In the face of the ongoing digital transformation and looming climate crisis, new ways of using technology to make our lives more sustainable are being explored all the time. In recent years, politics, urban planning, and engineering have focus...
In the face of the ongoing digital transformation and looming climate crisis, new ways of using technology to make our lives more sustainable are being explored all the time. In recent years, politics, urban planning, and engineering have focused on one topic in particular: smart cities and smart homes.
Smart cities represent common concepts with the goal of making towns and cities more efficient, greener, and better places to live. The innovations in technology that are part and parcel of economic and social changes aim to make the urban environment more attractive for residents.
Berlin, for example, has already been following a smart city strategy since April 2015, with goals that include creating a pilot market for innovative applications, using resources more efficiently, and making Berlin climate-neutral by 2050.
Smart products – the foundation of Industry 4.0
Intelligent and digitally networked systems are fundamental to Industry 4.0, since they are intended to enable self-organized production and optimize the entire supply chain. Smart products are absolutely essential when it comes to implementing such systems. Companies use smart products to
adapt their production processes to individual customer needs,
offer digital additional services for products, and
But what makes a product smart, and how does a smart product work? Chips, microprocessors, and embedded systems make products capable of collecting and communicating data during their manufacturing and utilization phase. Cyber-physical systems form the basis of this, as they enable products and manufacturing equipment to mutually communicate via the Internet of Things (IoT). From a production perspective, that has the following advantages:
Greater productivity and efficiency
Transparent and flexible response to deviations in the production system
Profitable manufacturing of customized products
Smart products will find their way into many new application fields and thus enormously influence future business models. Humans, machines, and resources will increasingly work together in a network and revolutionize industrial processes.
Smart cities – there is no one role model
Urban planning in the future will not just be limited to a single smart city concept; the challenges that lie ahead are too complex and diverse for that. Each town or city also has individual requirements that have to be considered.
Smart approaches are already being implemented in some places, such as sensors that facilitate intelligent traffic management, thus reducing traffic congestion and exhaust gas emissions. Other examples include flexible car sharing options, charging points for electric cars, and parking spaces fitted with sensors to help drivers avoid hunting for somewhere to park. The topic of mobility is already a priority in many urban living spaces. In order to support renewable energy sources, many towns and cities are installing solar panels on the roofs of public buildings.
The roll-out of smart cities will only succeed if a high-performance IT infrastructure is also put in place. Along with the increasing numbers of technologies being used, stable and fast connections are also required for a myriad of computers, smartphones, and smartwatches. At the same time, all this data has to be kept secure, without the potential for any breaches.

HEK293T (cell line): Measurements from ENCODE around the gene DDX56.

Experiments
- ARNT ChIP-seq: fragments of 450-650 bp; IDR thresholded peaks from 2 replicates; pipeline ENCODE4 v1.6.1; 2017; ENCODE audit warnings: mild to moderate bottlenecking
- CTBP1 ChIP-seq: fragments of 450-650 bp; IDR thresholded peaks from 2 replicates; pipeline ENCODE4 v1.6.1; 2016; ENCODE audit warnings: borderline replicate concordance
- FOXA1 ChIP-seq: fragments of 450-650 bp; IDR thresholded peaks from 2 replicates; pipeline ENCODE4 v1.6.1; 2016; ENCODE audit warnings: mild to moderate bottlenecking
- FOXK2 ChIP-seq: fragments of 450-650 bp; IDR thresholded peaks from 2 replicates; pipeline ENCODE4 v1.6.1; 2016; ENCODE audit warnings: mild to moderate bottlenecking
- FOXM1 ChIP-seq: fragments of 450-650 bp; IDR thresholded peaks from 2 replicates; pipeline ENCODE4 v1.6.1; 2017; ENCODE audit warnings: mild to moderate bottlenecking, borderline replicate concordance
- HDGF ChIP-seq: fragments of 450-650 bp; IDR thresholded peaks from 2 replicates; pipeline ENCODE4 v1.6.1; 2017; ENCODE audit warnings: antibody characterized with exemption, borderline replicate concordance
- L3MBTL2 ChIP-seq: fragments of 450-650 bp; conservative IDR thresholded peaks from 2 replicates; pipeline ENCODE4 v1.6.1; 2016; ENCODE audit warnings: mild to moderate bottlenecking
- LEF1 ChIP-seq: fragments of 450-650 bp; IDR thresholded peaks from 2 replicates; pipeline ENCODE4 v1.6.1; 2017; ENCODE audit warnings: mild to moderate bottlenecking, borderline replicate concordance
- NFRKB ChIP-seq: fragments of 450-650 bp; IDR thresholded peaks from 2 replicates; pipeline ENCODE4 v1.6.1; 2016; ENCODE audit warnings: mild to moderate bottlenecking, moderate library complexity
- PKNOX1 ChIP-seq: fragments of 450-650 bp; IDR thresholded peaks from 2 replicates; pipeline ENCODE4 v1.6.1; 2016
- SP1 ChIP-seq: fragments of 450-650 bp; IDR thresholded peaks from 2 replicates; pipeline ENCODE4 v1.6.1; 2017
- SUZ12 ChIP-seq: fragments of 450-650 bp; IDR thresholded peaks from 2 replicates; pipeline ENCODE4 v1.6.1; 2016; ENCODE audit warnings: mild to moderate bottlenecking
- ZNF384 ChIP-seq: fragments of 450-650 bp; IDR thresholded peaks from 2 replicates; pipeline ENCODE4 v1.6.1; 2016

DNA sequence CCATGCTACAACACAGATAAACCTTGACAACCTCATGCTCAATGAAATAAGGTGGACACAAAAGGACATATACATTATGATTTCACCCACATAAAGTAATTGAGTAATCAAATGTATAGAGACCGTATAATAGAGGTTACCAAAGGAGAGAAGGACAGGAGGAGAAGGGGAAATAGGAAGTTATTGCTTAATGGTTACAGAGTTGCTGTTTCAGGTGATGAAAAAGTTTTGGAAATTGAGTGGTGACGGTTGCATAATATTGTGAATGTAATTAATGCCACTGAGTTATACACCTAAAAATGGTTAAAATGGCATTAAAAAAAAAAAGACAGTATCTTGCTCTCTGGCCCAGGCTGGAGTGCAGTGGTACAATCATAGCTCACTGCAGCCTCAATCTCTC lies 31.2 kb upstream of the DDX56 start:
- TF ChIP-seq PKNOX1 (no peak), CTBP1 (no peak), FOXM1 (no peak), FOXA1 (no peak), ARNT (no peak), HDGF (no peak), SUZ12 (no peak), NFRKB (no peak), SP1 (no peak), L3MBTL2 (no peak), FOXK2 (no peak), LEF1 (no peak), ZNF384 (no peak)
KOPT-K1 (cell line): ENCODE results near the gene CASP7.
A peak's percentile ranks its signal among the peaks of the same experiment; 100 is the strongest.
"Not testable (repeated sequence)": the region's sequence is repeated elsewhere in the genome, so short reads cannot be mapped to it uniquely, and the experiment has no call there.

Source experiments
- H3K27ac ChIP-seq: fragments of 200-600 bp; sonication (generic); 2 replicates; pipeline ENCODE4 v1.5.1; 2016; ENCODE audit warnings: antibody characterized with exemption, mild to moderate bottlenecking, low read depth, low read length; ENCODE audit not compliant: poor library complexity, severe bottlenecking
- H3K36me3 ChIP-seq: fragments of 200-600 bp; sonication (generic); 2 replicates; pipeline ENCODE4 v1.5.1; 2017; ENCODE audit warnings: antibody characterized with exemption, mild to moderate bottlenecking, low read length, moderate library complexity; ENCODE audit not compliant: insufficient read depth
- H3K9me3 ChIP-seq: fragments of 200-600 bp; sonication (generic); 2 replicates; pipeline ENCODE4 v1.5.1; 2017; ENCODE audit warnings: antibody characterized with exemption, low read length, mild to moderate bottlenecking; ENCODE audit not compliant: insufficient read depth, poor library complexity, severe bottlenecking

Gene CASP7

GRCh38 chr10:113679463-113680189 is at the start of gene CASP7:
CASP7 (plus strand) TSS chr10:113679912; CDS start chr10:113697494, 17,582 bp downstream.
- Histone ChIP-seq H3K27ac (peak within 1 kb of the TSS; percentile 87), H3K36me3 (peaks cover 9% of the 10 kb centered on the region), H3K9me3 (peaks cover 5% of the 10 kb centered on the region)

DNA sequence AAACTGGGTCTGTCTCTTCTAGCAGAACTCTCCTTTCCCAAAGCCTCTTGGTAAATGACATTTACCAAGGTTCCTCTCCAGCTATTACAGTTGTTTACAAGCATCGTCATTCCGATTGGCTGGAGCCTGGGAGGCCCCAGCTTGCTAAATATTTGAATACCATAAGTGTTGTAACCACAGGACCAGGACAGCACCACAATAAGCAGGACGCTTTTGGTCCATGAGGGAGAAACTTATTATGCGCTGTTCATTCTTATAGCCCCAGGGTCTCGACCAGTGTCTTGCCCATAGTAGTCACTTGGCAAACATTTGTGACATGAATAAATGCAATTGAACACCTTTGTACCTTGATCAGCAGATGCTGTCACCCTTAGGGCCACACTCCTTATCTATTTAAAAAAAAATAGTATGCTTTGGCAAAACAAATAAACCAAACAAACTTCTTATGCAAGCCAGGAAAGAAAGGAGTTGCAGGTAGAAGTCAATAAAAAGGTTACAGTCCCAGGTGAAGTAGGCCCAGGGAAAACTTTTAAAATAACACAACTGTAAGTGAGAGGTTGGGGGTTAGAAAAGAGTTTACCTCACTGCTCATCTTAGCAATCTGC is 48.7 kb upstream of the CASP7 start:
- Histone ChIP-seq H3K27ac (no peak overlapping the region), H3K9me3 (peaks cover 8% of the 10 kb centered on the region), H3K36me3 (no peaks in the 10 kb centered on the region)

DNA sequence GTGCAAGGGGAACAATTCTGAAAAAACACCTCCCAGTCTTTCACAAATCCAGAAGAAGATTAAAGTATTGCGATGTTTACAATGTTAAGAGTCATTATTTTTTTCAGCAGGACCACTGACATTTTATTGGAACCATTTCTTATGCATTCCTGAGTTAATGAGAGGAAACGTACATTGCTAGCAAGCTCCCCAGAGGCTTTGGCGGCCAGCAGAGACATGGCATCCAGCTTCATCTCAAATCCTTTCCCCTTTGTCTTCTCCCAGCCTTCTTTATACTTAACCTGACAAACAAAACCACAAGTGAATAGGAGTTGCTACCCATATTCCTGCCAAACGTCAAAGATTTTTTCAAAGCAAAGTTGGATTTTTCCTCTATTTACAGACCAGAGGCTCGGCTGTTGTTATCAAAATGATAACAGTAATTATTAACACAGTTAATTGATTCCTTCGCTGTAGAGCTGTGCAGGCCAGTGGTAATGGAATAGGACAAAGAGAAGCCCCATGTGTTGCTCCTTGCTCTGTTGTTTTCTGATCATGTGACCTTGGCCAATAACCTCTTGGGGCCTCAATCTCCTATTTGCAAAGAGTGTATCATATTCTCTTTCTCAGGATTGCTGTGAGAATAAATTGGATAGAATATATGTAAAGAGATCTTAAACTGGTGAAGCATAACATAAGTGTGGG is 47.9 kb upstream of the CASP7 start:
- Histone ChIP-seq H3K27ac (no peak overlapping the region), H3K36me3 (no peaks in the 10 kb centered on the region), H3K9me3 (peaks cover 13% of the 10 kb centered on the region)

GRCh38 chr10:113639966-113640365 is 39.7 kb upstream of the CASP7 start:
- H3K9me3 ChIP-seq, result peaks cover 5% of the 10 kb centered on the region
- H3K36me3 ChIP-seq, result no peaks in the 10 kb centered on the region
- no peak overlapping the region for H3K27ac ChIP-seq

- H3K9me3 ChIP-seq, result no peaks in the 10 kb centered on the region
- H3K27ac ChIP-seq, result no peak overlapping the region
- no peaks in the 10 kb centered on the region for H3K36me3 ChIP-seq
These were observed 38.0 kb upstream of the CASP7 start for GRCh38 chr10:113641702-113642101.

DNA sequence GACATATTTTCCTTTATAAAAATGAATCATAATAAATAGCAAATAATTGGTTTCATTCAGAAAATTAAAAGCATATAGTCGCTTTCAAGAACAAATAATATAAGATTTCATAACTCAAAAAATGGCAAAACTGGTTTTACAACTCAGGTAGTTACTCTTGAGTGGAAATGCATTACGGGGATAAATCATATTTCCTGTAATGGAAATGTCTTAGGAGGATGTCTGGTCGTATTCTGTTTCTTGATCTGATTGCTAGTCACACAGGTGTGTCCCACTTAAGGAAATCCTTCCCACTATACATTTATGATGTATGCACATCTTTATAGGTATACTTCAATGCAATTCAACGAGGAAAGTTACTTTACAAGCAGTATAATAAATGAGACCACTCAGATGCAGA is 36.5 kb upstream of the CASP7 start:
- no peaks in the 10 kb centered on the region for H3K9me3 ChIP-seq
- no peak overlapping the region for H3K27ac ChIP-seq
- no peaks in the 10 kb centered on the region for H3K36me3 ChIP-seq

Responsive cities = smart cities 2.0?
The concept of a responsive city is a fresh iteration of the smart city and is shorthand for a place that prioritizes the needs and requirements of its residents. Although responsive cities also rely on extensive networking and sensors, they are different from smart cities because residents can also access the sensors to control digital technologies in their neighborhood. Using an app to turn on the streetlights when they are needed, or to tell the garbage collection service that the trash bin does not need to be emptied are examples of scenarios that provide specific added value and encourage sustainability.
Can you imagine using your smartphone to help shape the cityscape around you? Residents of Zurich can use an app as a convenient way to report damage to the infrastructure – a win-win situation for both sides. The city council is informed about damage as soon as it happens and can take prompt action to repair it. And sending a message takes very little effort for residents, so they are more motivated to communicate issues and help shape the cityscape. Just like with smart cities, however, the challenge is to manage the huge quantities of data that are involved, while making sure that the data itself cannot be misused.
Smart homes & smart building: in line with smart cities
While smart city strategies are still being developed in many places, smart solutions have been part of everyday life in the home for some time now. From controlling lights and sound systems with voice commands to refrigerators that keep track of their contents and automatically reorder products when they run out, smart homes represent the efficient and sustainable lifestyle of the future.
Smart building, in contrast, involves digitalizing entire buildings, such as installing building electronics that save energy on a large scale. Real-time data can be used to map the energy consumed by heating and ventilation systems, household electric appliances, or cooling systems and tailor their management to individual usage behavior. Intelligent buildings can also generate and store their own energy and make a long-term contribution to sustainable design.
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